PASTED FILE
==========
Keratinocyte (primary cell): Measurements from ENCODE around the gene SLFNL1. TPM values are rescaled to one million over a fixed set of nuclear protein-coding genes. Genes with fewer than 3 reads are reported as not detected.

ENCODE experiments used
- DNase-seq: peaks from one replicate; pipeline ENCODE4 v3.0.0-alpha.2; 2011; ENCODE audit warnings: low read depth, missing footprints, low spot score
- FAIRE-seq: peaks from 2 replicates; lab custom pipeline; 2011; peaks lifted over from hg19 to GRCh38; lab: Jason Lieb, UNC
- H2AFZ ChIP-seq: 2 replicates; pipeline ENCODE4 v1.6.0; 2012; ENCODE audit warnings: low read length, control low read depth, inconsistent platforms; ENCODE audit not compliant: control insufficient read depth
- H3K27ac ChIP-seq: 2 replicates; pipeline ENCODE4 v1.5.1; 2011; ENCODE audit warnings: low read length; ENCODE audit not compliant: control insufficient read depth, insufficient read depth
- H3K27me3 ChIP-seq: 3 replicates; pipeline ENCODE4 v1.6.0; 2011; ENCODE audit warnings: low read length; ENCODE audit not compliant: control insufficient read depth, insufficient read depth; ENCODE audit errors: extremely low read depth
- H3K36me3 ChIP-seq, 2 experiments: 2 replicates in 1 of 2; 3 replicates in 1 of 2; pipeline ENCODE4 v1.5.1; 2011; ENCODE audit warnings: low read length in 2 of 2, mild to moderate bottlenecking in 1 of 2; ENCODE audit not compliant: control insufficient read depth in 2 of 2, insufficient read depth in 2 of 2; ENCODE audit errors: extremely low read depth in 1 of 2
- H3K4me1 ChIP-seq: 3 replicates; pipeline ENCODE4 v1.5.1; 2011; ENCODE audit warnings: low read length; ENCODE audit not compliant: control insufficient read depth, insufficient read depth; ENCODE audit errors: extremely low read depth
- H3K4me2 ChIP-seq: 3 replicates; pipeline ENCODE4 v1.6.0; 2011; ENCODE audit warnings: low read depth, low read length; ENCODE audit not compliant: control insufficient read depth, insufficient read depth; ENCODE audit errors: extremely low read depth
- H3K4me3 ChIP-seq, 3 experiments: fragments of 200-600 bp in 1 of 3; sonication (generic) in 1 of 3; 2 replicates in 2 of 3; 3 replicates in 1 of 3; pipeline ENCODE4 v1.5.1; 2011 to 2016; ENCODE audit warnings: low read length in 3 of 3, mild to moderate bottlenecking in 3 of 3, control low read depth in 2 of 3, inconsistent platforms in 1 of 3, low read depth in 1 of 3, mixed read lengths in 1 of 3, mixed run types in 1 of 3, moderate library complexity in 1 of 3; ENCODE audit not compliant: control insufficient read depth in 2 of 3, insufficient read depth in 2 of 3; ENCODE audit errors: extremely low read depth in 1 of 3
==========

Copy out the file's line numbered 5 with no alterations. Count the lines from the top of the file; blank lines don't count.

- H2AFZ ChIP-seq: 2 replicates; pipeline ENCODE4 v1.6.0; 2012; ENCODE audit warnings: low read length, control low read depth, inconsistent platforms; ENCODE audit not compliant: control insufficient read depth